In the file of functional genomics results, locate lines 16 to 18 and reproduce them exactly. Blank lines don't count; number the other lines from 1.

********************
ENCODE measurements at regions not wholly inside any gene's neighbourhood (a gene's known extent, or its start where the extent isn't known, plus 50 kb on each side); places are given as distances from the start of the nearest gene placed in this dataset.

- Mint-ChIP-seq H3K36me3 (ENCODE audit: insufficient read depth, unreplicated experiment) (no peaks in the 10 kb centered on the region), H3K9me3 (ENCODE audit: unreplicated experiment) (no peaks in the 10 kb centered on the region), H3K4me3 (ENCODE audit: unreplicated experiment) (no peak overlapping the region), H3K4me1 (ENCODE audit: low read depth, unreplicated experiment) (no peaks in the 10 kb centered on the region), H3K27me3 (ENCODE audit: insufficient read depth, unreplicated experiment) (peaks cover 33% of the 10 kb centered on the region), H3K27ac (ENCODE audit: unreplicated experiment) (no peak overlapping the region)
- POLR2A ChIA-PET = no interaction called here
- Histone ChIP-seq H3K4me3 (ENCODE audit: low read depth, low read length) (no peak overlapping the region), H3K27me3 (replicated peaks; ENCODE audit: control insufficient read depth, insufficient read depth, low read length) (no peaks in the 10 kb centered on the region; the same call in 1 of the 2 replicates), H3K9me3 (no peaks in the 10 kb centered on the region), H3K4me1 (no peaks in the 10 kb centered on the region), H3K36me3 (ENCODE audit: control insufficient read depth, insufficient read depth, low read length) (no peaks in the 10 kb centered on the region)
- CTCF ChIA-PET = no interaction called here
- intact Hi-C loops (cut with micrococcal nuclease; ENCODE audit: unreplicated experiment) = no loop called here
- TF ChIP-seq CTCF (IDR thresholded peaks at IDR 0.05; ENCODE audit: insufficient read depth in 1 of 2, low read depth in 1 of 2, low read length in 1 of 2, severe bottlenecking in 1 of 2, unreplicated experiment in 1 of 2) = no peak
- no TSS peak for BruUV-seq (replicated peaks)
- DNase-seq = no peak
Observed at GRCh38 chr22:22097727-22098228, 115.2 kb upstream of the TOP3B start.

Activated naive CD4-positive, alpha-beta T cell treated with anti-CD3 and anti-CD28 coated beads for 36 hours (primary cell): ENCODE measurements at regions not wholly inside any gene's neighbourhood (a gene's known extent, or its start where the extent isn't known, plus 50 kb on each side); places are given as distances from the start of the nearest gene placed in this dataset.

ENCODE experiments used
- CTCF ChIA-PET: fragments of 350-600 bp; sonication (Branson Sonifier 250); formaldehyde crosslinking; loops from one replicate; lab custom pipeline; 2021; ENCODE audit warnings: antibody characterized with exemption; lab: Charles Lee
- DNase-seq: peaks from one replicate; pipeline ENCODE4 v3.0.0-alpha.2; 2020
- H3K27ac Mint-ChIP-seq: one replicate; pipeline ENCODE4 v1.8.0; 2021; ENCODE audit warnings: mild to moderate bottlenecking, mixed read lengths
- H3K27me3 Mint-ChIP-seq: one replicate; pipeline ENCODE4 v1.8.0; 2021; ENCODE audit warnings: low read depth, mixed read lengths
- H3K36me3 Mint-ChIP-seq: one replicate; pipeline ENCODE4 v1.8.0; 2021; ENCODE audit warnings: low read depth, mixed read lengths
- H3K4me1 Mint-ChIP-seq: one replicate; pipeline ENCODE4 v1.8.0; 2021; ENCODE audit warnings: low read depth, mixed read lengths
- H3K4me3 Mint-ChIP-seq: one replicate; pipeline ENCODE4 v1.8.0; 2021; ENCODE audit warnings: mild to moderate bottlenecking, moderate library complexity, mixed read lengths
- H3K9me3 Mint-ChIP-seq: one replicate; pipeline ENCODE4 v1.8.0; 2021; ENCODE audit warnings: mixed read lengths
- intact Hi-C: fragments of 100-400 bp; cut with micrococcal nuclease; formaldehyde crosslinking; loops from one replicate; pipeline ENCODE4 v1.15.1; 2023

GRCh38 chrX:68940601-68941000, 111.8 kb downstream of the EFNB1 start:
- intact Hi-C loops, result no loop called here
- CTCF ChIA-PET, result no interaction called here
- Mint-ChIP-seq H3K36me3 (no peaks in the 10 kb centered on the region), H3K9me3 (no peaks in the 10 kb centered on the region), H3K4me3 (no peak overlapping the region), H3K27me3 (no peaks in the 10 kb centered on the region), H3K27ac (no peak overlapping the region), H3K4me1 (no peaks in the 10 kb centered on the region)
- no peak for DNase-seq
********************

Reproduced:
- H3K27me3 Mint-ChIP-seq: one replicate; pipeline ENCODE4 v1.8.0; 2021; ENCODE audit warnings: low read depth, mixed read lengths
- H3K36me3 Mint-ChIP-seq: one replicate; pipeline ENCODE4 v1.8.0; 2021; ENCODE audit warnings: low read depth, mixed read lengths
- H3K4me1 Mint-ChIP-seq: one replicate; pipeline ENCODE4 v1.8.0; 2021; ENCODE audit warnings: low read depth, mixed read lengths